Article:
Tuesday, September 8, 2015

MUSIC REVIEW OF THE DAY: FACES - 1970 - 1975: You Can Make Me Dance, Sing, Or Anything...

It finally happened this past weekend, a Faces reunion. It's long been promised, and even Rod Stewart said it was definitely coming when he played PEI in July. It was just a one-off thing apparently, seven songs at a cancer benefit, but who knows, certainly there's lots of interest for a tour. It's just too bad it came too late for keyboardist Ian McLagan, who died last December, and of course Ronnie Lane has been gone since '97. I guess Rod finally figured he'd better stop delaying. The other two have long been open to anything.

The gig came at the same time as the release of this brand-new Faces box set, a collection of the four studio albums they issued in the '70's, plus a separate disc of various non-album singles and b-sides from along the way. Although vinyl is probably the coolest version of the box, the CD package features bonus cuts on each original album, including out-takes, live versions, BBC recordings and different takes, so it's a little more beefy than the LP set.

The first album, First Step, was still credited to Small Faces in North America, so that consumers would know those was a continuation of the hit-making British group. What a make-over. Small Faces had actually disbanded after Steve Marriott quit, but getting in the duo of Ron Wood and Rod Stewart fresh from the Jeff Beck Group was a great coup. The pair proved strong songwriters and Stewart's rasp and blues swagger was by then fully developed. Wood was finally able to let loose on guitar after being on bass for Beck, and was ready to go wild on slide. First Step showed much potential, and included the blues flight of Flying, the rollicking Three Button Hand Me Down and Ronnie Lane's folksy charm in Stone.

The Faces kept getting better with each album, a rare thing. 1971's Long Player gave nod to the growing reputation they had as a terrific concert band with two live tracks, including a version of Paul McCartney's recent Maybe I'm Amazed, featuring Lane and Stewart as co-lead singers. It was an embarrassment of riches, with Lane contributing his more bucolic, easy-going numbers in the middle of Stewart and Wood's rough-and-tumble numbers such as Bad 'n' Ruin.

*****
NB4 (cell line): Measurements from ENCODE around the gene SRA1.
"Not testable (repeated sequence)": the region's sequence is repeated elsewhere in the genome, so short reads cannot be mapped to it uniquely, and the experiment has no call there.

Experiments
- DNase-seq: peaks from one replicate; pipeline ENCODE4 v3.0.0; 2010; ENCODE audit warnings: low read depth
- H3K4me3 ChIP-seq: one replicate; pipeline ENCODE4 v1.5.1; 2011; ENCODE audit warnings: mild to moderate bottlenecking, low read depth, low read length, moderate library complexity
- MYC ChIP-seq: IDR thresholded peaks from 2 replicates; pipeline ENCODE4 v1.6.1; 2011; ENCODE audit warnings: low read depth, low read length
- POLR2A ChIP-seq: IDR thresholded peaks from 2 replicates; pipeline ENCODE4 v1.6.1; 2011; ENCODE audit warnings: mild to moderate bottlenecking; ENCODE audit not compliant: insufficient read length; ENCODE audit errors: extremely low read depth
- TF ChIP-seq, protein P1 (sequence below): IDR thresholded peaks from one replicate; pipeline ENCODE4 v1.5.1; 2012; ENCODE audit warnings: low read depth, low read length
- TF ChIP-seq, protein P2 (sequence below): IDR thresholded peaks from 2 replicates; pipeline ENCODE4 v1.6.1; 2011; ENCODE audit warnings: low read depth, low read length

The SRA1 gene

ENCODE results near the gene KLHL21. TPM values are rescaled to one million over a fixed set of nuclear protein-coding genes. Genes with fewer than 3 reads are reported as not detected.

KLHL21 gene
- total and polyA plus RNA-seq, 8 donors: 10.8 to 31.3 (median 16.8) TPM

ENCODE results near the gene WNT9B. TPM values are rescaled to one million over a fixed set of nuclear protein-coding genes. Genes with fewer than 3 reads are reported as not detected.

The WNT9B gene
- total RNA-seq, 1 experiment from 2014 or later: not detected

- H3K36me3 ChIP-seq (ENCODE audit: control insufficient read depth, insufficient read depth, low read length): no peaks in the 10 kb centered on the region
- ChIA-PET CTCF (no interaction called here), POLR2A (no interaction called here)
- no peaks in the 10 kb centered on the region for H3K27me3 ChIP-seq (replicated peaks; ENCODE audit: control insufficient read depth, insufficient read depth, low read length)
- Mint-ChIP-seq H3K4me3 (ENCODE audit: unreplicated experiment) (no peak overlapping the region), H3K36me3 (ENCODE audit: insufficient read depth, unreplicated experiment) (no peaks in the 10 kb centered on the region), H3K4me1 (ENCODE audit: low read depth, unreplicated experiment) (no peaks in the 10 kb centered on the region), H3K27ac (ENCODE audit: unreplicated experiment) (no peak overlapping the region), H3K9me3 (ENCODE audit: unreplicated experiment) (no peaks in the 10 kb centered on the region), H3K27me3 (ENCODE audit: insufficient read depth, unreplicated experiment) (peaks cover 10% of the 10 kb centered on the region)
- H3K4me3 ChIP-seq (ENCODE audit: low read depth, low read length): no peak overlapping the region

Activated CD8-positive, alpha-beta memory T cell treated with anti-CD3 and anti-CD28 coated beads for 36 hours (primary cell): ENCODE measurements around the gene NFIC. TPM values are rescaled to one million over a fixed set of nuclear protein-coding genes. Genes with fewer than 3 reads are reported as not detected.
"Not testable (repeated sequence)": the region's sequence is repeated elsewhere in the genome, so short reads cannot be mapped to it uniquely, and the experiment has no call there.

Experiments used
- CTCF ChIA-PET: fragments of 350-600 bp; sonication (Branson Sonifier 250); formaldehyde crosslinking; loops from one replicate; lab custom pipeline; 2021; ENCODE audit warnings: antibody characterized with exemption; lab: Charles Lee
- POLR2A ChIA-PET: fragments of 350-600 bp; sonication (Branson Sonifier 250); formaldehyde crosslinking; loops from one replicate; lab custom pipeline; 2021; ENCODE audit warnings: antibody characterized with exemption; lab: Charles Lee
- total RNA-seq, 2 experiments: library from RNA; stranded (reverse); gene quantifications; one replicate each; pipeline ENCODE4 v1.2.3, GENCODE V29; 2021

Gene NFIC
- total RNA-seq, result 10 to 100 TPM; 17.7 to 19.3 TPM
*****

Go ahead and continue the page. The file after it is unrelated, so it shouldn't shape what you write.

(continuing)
A Nod Is As Good As A Wink ... To A Blind Horse came quickly after in late '71, By now the band had it down cold, and classic songs were coming from them. Stay With Me is one of the great party-rockers of all time, and Lane's Debris a matching one of beauty. Miss Judy's Farm and You're So Rude continued the good times. But all was not well; Stewart was becoming a much bigger star as a solo artist (Maggie May, etc.) and Lane was chafing to record more of his own material.

Lane would get a much bigger share on the Ooh La La album of '73, thanks to Stewart's long periods away from the group. Although Stewart famously dismissed the album, it is the equal to, if not better than A Nod..., thanks to the strength of Lane's songs and the engine that was the McLagan-Jones-Woods-Lane combo. Silicone Grown and Cindy Incidentally were smart and sassy, perfect for Stewart when he finally showed up for the sessions, and Lane's charming title cut something from the very top of his game.

That was it for Lane though, he wasn't going to wait around to be in Stewart's backing band, as the concerts were becoming. After he left to go solo, the band went on with Tetsu Yamauchi from Free joining, but only a live album and a couple of more singles would follow. Finally after much will they/won't they talk, Ron Wood gave up on his partner and joined up with The Rolling Stones, a painful and unsatisfying end.

The final disc wraps up those stray singles and b-sides, most of them quite good, including the studio version of Maybe I'm Amazed, a live take on The Temptations' I Wish It Would Rain, and the raucous Pool Hall Richard. In the small complaints department, I certainly think they could have included the 1974 live album Coast to Coast: Overture and Beginners, to make this truly complete. Don't expect a detailed history either, the skimpy booklet only has the track listings and credits. But if this reunion talk gets you interested, or reminds you of those days, you can't go wrong here.

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